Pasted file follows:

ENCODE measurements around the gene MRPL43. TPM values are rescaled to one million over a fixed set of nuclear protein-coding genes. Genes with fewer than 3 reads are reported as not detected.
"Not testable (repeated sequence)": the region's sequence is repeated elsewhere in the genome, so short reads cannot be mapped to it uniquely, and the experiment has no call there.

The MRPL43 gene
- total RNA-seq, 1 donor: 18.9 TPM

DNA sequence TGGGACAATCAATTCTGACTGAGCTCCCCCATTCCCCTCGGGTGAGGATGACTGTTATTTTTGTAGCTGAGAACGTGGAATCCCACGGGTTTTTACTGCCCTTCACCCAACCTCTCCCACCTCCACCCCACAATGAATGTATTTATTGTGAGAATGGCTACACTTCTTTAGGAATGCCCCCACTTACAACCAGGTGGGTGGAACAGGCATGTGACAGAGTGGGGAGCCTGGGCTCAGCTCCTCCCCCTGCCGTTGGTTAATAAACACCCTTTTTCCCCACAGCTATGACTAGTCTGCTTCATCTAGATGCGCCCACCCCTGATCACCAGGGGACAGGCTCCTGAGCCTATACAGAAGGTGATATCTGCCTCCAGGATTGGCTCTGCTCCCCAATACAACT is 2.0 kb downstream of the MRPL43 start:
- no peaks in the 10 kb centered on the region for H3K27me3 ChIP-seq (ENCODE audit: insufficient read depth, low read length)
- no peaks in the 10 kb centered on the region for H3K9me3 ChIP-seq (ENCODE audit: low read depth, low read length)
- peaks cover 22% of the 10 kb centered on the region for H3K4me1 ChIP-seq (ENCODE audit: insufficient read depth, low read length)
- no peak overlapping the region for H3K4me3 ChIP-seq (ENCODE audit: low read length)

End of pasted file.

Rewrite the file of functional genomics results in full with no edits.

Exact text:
ENCODE measurements around the gene MRPL43. TPM values are rescaled to one million over a fixed set of nuclear protein-coding genes. Genes with fewer than 3 reads are reported as not detected.
"Not testable (repeated sequence)": the region's sequence is repeated elsewhere in the genome, so short reads cannot be mapped to it uniquely, and the experiment has no call there.

The MRPL43 gene
- total RNA-seq, 1 donor: 18.9 TPM

DNA sequence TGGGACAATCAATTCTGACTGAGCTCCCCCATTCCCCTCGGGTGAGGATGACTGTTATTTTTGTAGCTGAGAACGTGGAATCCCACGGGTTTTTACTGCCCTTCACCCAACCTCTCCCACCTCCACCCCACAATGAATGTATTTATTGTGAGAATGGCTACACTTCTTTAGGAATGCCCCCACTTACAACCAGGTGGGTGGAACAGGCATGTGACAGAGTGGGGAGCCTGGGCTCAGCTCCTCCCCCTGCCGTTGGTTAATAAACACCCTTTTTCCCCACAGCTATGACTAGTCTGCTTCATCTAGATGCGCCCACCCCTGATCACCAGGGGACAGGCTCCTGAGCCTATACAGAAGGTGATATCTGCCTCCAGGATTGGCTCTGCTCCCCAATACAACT is 2.0 kb downstream of the MRPL43 start:
- no peaks in the 10 kb centered on the region for H3K27me3 ChIP-seq (ENCODE audit: insufficient read depth, low read length)
- no peaks in the 10 kb centered on the region for H3K9me3 ChIP-seq (ENCODE audit: low read depth, low read length)
- peaks cover 22% of the 10 kb centered on the region for H3K4me1 ChIP-seq (ENCODE audit: insufficient read depth, low read length)
- no peak overlapping the region for H3K4me3 ChIP-seq (ENCODE audit: low read length)